Vegetarian Borscht

Spring is playing me. First, in March, it gave itself with wild abandon. As in the old classic song sung by many, but most memorably by Ella Fitzgerald, it was “too darn hot. too darn hot. too-ooooh. dar-rrrrrn. hah-ooottt.” Though my mind warned “it’s too early for spring”  my heart leaped to “break out patio furniture, baby!” I allowed myself to be vulnerable: waking up expecting warm breezes and strong sunshine against my skin, I packed away my winter armour (Under Armour, that is) only to be left shivering with longing as April slapped me back to the reality of Spring’s fickle ways, with high winds, drenching rains and dipping mercury. What is a girl to do?

My strategy is to make Borscht. It’s a soup that will allow me to be flexible, resilient. If Spring wants to play hard-to-get, I serve up my Borscht piping hot and let myself be comforted, warmed. If Spring shows up on my doorstep with hotpants on, I’m ready with my cool-as-a-cucumber Borscht to give  rising temperatures the cold shoulder. Now, I’m still keeping it light and meatless in deference to spring and the inevitable body-baring season of summer, AND because it’s going to be on a menu I’m developing for a week of classes I’ll be teaching as Guest Chef at Rancho La Puerta Spa in Baja, Mexico, just a little over a month from now.

Denise Roa, the head of the Cooking School at RLP sent me a list of vegetables, fruits and herbs that will be available to be harvested from their own organic farm for my class, and I can’t wait to make this soup with freshly picked produce. So…enough daydreaming about my trip to paradise. Back to the soup.

It’s so simple, and quick that it’s hard to believe it is going to have any flavor at all but it does. You could throw all the shredded and chopped and sliced veggies into a big pot with vegetable stock and boil it for 25 minutes and it would be soup, but it’s worth taking the time to sweat the leeks and carrots for a while and then brown the tomato paste along with them.  I’m holding the pot up to the partly-cloudy light coming through my kitchen window to show you that layer of glaze on the bottom that will add sweetness and depth of flavor to the soup.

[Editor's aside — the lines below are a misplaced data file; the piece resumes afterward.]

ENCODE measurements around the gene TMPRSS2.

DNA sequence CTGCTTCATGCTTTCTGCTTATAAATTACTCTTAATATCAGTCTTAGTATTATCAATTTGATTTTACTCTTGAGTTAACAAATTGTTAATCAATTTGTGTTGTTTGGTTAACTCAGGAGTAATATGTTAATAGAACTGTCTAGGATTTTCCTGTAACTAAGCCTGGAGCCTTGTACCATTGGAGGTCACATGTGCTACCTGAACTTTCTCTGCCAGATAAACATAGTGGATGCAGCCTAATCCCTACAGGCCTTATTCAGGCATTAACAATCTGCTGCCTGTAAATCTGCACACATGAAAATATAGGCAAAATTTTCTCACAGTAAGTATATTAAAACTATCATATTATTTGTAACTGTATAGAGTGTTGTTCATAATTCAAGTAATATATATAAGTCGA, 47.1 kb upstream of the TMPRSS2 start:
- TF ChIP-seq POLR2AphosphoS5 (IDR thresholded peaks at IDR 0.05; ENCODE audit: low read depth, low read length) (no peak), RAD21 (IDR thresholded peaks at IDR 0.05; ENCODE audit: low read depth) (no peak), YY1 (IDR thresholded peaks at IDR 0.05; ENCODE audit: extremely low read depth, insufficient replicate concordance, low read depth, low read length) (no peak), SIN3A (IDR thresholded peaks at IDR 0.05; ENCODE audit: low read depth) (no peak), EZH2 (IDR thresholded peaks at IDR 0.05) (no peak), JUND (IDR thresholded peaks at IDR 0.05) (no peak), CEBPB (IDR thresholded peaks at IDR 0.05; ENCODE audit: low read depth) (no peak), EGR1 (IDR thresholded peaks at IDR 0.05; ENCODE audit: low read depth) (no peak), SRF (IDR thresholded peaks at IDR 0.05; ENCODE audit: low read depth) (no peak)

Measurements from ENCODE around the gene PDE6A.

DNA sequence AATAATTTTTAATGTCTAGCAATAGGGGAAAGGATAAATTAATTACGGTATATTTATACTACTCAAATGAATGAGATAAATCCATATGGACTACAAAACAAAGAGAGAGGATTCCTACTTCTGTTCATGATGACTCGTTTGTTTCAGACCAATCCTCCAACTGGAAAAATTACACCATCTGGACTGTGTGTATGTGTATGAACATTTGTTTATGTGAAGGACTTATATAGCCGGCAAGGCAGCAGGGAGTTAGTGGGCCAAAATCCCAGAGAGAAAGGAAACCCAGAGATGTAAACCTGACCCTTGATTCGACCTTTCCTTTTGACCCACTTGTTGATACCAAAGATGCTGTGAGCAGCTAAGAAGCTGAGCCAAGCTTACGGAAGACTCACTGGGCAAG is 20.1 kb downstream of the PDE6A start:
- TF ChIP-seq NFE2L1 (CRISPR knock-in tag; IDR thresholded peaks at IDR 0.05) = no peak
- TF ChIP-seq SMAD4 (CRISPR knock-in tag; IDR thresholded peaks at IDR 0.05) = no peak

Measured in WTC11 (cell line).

Then it’s just a matter of adding the vegetable stock, beets and cabbage and simmering for 25-35 minutes. In the meantime you can mix up a little Greek yogurt, salt, pepper and fresh parsley as a garnish for the bowl you will have to have as soon as it’s ready. But first, ladle it out into a bowl and just admire it, naked. It’s stunning. So brash, and beautiful and bursting with color.

Season with salt, freshly ground pepper and a little lemon juice to taste, then add the yogurt and enjoy turning it pink with each bite. Pink, like a Summer sunset. See, who needs Spring?

Cabbage Beet Soup (Vegetarian Borscht)

Serves 8

1.5 pound beets (beetroot), peeled and cut into matchsticks
2 large leeks, sliced into half-moons
2 large carrots, peeled and cut into matchsticks or coins
1 pound white cabbage, cut thinly into shreds
2 tablespoons olive oil
2.5 tablespoons tomato paste
8 cups vegetable stock
Juice of 1/2 a lemon
Salt and freshly ground pepper to taste
Low fat sour cream or greek yogurt with finely chopped parsley or chives (optional, for garnish)


  1. Peel and cut the onions, carrots, and beets (alternatively, you can shred the carrots and beets using the shredding blade of a food processor). Reserve a small amount of the raw beet to grate and add near the end to enliven the color. In a large stockpot, heat the olive oil over medium heat. Add the leeks to the pot and a pinch of salt and sweat until soft and translucent, about 3-4 minutes. Add carrots and continue to cook for 2-3 minutes.  Add tomato paste and stir continuously until the paste is coating the vegetables and browning a bit. A glaze will form on the bottom of the pan. Do not let this burn.
  2. Add the vegetable stock to deglaze the pot, using a wooden spatula or spoon to scrape up the glaze and any browned bits. Add the shredded cabbage and cut beets. Bring to a boil and simmer soup for 25-35 minutes, until the vegetables are tender. With a few minutes left, add the reserved grated beet.
  3. Season to taste with salt and pepper, then squeeze in the lemon juice, aiming for a balance of sweetness to acid. Serve with freshly grated black pepper, a dollop of the sour cream/yogurt, and herb mixture if desired.